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[Corrected at Military Academy, October 15, 1868.]


©2006, Transcribed by K. Torp


I.- Application may be made at any time (by letter to the Secretary of War) by the applicant himself, his parent, guardian, or any of his friends, that his name may be placed on the register in the office of the Inspector of the Military Academy at Washington, D. C. The precise age and permanent abode of the applicant, as, also, the number of the Congressional District in which he resides, must be stated, and no application will be considered wherein these instructions are not complied with. No preference is given to applications on account of priority, nor can any information be communicated as to the probable success of an application before the appointments are made. By an act of Congress, the appointment of a person who has served in any capacity in the military or naval service of the so-called Confederate States is prohibited, and, as a general rule, no person will be appointed who has had a brother educated in the Academy. By provision of law, each Congressional and Territorial District and the District of Columbia, is entitled to have one Cadet at the Military Academy, and no more. In addition to these, the appointment annually of a number, not exceeding ten "at large," not confined to a selection by Congressional Districts, is authorized. The District and Territorial appointments are made upon the nomination of the member of Congress or Delegate representing the District or Territory at the date of appointment, and the law requires that the individual selected shall be an actual resident of the District or Territory, or District of Columbia, from which the appointment purports to be made. The selections "at large" and from the District of Columbia, are made by the President. Appointments are required by law to be made one year in advance of the date of admission, -that is to say, about the 1st of July in each year, except in instances where it maybe impracticable, from any cause, so to make them. Persons, therefore, receiving appointments have ample time afforded them in which to prepare for a successful examination prior to their admission.

II.-To prevent the disappointment, mortification, and useless expense that might attend the acceptance of a Cadet appointment by a person not possessing the necessary qualifications for admission, and for the instruction and aid of others, the following information is communicated: Candidates must be over seventeen and under twenty-two years of age at the time of entrance into the Military Academy; no modification of the law in this respect can be made; but any person who has served honorably and faithfully not less than one year as an officer or enlisted man in the army of the United States either as a volunteer or in the regular service, during the war for the suppression of the rebellion, shall be eligible for appointment up to the age of twenty-four years. They must be at least five feet in height, and free from any deformity, disease, or infirmity, which would render them unfit for the military service, and from any disorder of an infectious or immoral character. They must be able to read and write well, and perform with facility and accuracy the various operations of the four ground rules of Arithmetic, of reduction, of simple and compound proportion, and of vulgar and decimal fractions. The Arithmetic is to be studied understandingly, and not merely committed to memory. They will also be required to have a knowledge of the elements of English Grammar, of Descriptive Geography, particularly of our own country, and of the History of the United States.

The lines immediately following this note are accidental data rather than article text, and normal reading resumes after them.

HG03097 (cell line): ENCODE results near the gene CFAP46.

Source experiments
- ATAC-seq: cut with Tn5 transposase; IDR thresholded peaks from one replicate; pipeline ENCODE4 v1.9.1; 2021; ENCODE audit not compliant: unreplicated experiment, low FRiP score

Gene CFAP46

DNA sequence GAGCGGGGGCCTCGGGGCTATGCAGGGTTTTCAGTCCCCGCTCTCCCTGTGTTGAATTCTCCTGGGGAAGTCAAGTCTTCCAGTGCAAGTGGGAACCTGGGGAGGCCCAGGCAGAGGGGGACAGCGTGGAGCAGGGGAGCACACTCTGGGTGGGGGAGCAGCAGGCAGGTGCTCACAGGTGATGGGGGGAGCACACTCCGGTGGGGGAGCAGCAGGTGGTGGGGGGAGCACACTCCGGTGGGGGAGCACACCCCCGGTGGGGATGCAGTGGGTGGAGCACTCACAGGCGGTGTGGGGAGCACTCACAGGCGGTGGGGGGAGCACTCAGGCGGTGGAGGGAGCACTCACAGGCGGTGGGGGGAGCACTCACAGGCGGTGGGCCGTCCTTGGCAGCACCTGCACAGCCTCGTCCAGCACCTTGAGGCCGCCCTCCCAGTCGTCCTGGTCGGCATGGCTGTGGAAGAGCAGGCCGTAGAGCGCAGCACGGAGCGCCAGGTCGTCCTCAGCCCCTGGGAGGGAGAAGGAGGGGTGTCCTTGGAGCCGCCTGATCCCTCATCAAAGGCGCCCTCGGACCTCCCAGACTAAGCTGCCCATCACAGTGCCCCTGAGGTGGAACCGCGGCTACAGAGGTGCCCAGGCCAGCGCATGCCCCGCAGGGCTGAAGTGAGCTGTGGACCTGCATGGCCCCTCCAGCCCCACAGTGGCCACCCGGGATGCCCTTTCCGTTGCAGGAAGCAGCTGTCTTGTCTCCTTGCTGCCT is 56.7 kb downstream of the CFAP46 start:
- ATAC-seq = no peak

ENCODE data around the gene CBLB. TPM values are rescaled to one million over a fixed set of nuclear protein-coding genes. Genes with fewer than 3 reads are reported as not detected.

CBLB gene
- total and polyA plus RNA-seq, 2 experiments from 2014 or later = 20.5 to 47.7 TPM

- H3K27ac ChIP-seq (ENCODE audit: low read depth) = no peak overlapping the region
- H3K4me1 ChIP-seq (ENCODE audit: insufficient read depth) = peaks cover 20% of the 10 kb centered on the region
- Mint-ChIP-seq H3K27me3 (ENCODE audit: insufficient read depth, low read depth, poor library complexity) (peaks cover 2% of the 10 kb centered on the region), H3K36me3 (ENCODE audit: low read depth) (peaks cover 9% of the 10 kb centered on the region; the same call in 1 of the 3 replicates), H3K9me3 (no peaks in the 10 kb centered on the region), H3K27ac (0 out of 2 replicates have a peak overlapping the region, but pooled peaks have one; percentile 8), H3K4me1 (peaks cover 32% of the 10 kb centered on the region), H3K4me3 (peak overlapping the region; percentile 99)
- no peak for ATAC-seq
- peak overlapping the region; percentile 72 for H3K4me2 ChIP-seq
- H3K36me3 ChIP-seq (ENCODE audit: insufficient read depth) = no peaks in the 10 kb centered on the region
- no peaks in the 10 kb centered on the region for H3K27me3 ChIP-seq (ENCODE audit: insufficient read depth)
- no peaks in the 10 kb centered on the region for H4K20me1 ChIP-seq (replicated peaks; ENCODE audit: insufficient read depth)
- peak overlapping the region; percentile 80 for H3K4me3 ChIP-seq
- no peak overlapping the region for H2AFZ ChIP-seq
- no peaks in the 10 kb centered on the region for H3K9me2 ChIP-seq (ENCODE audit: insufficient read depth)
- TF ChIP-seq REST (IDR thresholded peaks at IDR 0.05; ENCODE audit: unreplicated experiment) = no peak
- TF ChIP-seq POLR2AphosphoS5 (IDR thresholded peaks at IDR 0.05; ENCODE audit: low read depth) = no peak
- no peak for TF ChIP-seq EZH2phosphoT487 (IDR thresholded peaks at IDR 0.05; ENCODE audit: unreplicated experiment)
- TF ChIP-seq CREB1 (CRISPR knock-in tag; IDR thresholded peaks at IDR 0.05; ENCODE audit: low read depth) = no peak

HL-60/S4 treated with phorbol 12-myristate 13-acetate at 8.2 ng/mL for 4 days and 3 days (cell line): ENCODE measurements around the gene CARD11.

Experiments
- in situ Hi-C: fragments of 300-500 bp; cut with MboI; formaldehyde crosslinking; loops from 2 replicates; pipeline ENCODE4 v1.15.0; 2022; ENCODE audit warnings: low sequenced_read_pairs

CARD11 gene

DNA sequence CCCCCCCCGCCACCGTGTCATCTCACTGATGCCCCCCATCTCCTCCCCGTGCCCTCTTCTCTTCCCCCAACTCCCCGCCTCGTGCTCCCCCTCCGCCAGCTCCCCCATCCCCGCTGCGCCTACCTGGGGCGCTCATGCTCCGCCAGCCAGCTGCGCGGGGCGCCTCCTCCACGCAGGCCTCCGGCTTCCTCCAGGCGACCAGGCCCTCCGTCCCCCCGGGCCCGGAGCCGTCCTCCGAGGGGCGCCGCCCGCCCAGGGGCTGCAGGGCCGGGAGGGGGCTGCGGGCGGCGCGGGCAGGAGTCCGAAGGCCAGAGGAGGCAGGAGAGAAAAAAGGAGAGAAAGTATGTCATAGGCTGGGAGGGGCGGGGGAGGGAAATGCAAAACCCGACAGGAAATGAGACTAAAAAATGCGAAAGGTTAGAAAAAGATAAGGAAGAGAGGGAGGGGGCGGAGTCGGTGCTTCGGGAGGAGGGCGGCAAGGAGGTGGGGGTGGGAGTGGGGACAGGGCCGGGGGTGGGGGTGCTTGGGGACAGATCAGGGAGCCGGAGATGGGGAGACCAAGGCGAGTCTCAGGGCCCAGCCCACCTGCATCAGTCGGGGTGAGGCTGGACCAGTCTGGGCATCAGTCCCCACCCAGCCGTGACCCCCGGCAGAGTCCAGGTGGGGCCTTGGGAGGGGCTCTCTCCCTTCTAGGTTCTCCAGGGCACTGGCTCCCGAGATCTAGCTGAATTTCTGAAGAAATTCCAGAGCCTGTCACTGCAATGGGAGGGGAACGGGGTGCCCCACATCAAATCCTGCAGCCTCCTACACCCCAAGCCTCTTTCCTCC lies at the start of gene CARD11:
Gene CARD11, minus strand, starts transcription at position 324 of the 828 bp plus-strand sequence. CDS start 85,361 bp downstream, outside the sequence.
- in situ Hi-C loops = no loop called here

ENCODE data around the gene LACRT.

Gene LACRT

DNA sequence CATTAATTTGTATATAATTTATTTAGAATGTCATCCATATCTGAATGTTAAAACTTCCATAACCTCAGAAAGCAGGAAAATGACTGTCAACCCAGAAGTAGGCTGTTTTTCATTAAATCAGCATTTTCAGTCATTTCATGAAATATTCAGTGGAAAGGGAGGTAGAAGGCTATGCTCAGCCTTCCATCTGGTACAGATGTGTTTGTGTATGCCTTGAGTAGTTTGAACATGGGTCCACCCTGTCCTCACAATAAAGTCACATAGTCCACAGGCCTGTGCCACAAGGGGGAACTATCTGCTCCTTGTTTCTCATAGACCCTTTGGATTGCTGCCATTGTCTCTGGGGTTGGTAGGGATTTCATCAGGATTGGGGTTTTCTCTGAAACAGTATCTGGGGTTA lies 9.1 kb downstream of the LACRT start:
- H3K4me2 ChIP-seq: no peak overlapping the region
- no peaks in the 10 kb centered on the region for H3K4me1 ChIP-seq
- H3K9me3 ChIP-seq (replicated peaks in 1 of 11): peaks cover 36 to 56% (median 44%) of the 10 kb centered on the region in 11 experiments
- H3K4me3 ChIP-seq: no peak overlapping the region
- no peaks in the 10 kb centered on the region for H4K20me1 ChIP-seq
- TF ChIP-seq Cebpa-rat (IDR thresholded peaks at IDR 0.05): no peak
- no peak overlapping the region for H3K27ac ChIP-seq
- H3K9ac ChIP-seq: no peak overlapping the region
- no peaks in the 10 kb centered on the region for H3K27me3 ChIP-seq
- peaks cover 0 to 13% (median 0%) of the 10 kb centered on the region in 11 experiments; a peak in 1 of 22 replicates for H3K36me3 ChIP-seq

III.-It must be understood that a full compliance with the above conditions will be insisted on-that is to say: the candidate must write a fair and legible hand, and without any material mistakes in spelling such sentences as shall be dictated by the examiners; and he must answer promptly and without errors, all their questions in the above-mentioned rules of Arithmetic and in the other branches; failing in any of these particulars, he will be rejected.

IV.-Every candidate will, soon after his arrival at West Point, be subject to a rigid examination by an experienced Medical Board, and should there be found to exist in him cause of disqualification to such a degree as will immediately, or in all probability may at no very distant period, impair his efficiency, he will be rejected.

V.-During the months of July and August, the Cadets are engaged in military duties and exercises, living in camp. The Academic exercises commence the beginning of September. The semi-annual examination takes place in January. At this time the Cadets are rigidly examined in the subjects they have studied, and the new Cadets, if found proficient therein, (their conduct having been correct in all respects,) will receive the warrant of Cadet, and take such a station in their class as their respective merits, as determined at the examination, may entitle them to. If any have been unable to master the course, they will be pronounced deficient by the Academic Board, and their connection with the Academy will cease.